Mindmap with the ideas from the talk Chris Richardson (@crichardson) gave at Jfokus 2016 on 8th of Feb 2016

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Microservices by Mind Map: Microservices

1. Pattern language

1.1. Reusable solution to a problem occurring in a particular context

1.1.1. Name

1.1.2. Context

1.1.3. Problem

1.1.4. Forces

1.1.5. Solution

1.1.6. Resulting context Benefits Drawbacks Issues to resolve

1.1.7. Related patterns Alternative solutions Solutions to problems introduced by this pattern

1.2. Great framework to describe and discuss about tech

2. What?

2.1. Microservices = SOA done right

3. When?

3.1. In the beginning (startup)?

3.1.1. You don't need it

3.1.2. It will slow you down

3.2. Later on?

3.2.1. You need it

3.2.2. Refactoring is painful

3.3. Microservices are necessary but insufficient

3.3.1. MS-based app arhitecture

3.3.2. Deployment

3.3.3. People

4. How?

4.1. Art of scalability

4.1.1. Scale by splitting different things (Y) - functional decomposition Goals Separate components with conflicting resource reqs => scale more easily Most changes affect only a single service <=> Develop and deploy independently in parallel with other changes

4.1.2. Scale by splitting similar things (Z)

4.1.3. Horizontal duplication (X)

4.2. Partitioning

4.2.1. Partitioning strategies Parallelise development and deployment Partition by noun (Catalog service) Partition by verb (Checkout UI) Partition by subdomain Single responsibility principle (Bob Martin) Do one focussed thing well (unix utilities)

4.2.2. How to enforce consistency without 2PC?

4.2.3. How many services? Too few Drawbacks of monolithic architecture Too many Runtime overhead Risk of excessive network hops Potentially difficult to understand system

4.2.4. Anti-pattern: distributed monolith

4.3. Deployment

4.3.1. Forces Cost-effective Reliable Isolated service instances Independently Building and deploying must be fast Services are written with many techs

4.3.2. Multiple service instances per host Benefits Efficient resource utilization Fast deployment Drawbacks Poor isolation Poor visibility Difficult to limit resource utilization Risk of dependency version conflicts Poor encapsulation of implementation technolgy

4.3.3. Service per VM Benefits Great isolation Great manageability VM encapsulates implementation technology Leverage cloud infra for autoscaling/load balancing Drawbacks Less efficient resource utilization Slow deployment

4.3.4. Service per container Benefits Great isolation Great manageability Container encapsulates implementation tech Efficient resource utilization Fast deployment Drawbacks Immature infra for deploying containers Containers are not as secure as VMs

5. Monolithic

5.1. Simple to...

5.1.1. Develop

5.1.2. Test

5.1.3. Deploy

5.1.4. Scale

5.2. Long-term commitment to a tech stack

5.3. Successful applications have a habit of growing <=> big, complex monolithic apps

5.3.1. Not so simple anymore

5.3.2. Overloads your IDE and development

5.3.3. Agile dev and deployment becomes impossible

6. Why?

6.1. What's the deployment architecture?

6.2. Business must innovate faster <=> develop more complex higher-quality software faster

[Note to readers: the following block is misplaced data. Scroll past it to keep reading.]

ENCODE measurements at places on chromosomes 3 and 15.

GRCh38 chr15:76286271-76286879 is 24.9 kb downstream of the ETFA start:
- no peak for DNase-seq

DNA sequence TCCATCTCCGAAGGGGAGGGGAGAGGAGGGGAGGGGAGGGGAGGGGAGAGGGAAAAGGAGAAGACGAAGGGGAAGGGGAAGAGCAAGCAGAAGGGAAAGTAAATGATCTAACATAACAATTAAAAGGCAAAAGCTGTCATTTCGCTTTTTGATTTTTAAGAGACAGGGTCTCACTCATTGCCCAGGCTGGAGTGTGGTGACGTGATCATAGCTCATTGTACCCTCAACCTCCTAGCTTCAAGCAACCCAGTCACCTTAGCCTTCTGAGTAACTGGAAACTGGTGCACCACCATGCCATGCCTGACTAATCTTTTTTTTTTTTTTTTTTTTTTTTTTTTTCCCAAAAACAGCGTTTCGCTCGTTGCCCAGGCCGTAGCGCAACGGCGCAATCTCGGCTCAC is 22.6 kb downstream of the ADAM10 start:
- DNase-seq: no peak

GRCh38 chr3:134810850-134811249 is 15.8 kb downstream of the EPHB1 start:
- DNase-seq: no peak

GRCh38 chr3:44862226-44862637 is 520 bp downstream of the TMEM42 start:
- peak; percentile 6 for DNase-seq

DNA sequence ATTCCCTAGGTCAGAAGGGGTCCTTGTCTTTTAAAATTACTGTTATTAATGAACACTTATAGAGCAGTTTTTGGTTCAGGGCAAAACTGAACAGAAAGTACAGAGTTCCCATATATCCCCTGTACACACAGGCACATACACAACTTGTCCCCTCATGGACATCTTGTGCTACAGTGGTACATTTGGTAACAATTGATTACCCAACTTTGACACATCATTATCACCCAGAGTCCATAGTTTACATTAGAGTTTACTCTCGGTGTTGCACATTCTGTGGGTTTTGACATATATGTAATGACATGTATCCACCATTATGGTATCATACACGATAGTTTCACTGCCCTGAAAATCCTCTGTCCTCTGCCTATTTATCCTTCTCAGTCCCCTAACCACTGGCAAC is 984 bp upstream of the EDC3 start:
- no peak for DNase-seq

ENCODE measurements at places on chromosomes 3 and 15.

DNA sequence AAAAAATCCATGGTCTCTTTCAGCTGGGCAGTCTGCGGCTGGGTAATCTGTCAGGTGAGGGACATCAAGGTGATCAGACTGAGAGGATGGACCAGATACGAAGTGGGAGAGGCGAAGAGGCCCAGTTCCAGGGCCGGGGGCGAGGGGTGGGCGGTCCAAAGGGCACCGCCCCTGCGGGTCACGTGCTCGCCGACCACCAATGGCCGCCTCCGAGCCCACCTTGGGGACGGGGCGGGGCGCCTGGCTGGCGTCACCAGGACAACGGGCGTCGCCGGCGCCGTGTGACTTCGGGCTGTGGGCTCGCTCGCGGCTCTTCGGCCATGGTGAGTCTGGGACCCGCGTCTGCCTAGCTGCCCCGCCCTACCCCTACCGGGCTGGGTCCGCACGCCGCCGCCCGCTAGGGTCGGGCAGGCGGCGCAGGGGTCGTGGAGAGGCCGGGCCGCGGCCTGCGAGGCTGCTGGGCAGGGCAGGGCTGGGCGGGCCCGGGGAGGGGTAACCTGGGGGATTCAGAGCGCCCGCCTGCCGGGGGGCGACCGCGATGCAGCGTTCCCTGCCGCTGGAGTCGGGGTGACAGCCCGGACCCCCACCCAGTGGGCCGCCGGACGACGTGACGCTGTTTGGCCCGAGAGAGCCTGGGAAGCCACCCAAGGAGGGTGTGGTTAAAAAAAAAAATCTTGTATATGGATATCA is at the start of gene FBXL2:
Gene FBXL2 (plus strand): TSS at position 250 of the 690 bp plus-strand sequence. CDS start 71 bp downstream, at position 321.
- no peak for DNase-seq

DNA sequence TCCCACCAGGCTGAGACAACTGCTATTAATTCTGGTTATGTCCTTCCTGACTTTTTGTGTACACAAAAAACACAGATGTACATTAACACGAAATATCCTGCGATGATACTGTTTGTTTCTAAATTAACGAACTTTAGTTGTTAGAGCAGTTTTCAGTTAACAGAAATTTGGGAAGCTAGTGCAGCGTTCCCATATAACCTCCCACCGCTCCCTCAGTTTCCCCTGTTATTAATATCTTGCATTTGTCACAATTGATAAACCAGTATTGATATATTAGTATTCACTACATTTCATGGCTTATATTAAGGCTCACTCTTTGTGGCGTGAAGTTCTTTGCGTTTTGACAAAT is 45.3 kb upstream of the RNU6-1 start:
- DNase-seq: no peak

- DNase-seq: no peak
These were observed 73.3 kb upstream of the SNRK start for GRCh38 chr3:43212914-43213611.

6.3. Benefits

6.3.1. Smaller, simpler apps

6.3.2. Scales development: develop, deploy, scale independently

6.3.3. Improve fault isolation

6.3.4. Eliminates long-term commitment to a single tech stack

6.4. Drawbacks

6.4.1. Complexity of developing a distributed system

6.4.2. Multiple DBs & transaction management

6.4.3. Complexity of testing a distributed system Fred George - different approach

6.4.4. Complexity of deploying and operating a distributed system

6.4.5. Developing and deploying features that span multiple services requires careful coordination

7. Chassis

7.1. Cross-cutting concerns

7.1.1. Time consuming

7.1.2. External configs

7.1.3. Logging

7.1.4. Service discovery

7.1.5. Circuit breakers

7.1.6. Health checks

7.1.7. Metrics

7.2. Framework that simplifies the initial setup

7.2.1. Spring Boot + Sprint Cloud

7.2.2. Dropwizard

8. Event-driven

8.1. Forces

8.1.1. Update data owned by multiple services

8.1.2. Join data owned by multiple services

8.1.3. Different storage requirements between services

8.1.4. DBs replicated and sharded for scalability

8.1.5. Loosely coupled services

8.2. Shared database

8.2.1. Benefits Easier operationally Local transactions only

8.2.2. Drawbacks Lack of encapsulation Single DB might not satisfy data reqs of multiple services

8.3. DB per service

8.3.1. Schema updates

8.3.2. Multi data center, distributed DB

8.3.3. Scalable

8.3.4. Approaches Private tables Private schema Private DB server

8.3.5. Benefits Loosely coupled Scale DB per service needs

8.3.6. Drawbacks Transactions and queries through multiple services Complexity to operate

8.4. Problems

8.4.1. Eventually consistent business logic?

8.4.2. Atomically update database and publish an event?

8.5. Options

8.5.1. Update and publish using 2PC

8.5.2. Transaction log tailing Benefits No 2PC No application changes needed Guaranteed to be accured Drawbacks DB specific Immature Low level DB changes

8.5.3. Application created events Benefits High level domain events No 2PC Drawbacks Requires changes to the application Only works for SQL and some NoSQL DBs Error prone

8.5.4. Event sourcing Identify domain events Define Event classes Persists events NOT current state Replay events to recreate state Benefits Drawbacks

9. Migrate from monolith

9.1. A Big Bang rewrite

9.2. Incremental rewrite

9.2.1. Stop digging New functionality as standalone service

9.2.2. Split front-end and back-end

9.2.3. Extract services